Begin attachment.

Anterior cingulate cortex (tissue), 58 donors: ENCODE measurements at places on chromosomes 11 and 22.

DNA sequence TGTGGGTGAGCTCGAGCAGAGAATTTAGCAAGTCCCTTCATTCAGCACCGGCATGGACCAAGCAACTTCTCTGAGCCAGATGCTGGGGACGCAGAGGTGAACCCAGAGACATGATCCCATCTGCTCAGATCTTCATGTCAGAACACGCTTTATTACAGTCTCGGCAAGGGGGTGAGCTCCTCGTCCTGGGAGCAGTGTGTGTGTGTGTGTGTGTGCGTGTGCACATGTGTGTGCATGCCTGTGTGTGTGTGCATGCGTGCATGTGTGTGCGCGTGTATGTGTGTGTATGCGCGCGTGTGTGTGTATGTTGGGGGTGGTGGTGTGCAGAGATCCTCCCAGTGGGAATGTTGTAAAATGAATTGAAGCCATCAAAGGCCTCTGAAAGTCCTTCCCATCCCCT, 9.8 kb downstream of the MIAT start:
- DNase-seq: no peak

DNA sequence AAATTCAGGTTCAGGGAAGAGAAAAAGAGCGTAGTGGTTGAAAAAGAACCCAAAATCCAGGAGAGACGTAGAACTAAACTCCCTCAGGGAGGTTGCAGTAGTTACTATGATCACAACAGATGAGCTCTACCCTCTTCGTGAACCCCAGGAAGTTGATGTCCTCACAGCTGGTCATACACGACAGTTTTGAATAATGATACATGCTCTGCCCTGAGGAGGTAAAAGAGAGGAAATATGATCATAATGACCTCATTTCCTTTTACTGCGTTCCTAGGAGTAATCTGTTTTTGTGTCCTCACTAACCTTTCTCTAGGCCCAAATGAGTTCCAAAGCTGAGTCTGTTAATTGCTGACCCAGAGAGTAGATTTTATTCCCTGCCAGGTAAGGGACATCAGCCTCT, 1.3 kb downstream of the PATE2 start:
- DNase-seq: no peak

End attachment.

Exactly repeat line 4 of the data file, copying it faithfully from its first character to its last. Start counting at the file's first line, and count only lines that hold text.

DNA sequence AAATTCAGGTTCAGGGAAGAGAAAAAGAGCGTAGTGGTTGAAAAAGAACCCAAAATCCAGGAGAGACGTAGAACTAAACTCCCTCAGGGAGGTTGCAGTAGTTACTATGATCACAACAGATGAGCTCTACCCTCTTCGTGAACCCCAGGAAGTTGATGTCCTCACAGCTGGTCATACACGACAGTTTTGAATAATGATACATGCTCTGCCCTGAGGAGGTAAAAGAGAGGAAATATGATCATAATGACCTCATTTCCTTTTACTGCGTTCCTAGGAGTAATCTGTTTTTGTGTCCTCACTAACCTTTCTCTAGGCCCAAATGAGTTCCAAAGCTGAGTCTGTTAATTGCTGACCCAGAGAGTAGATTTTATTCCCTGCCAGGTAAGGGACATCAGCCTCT, 1.3 kb downstream of the PATE2 start: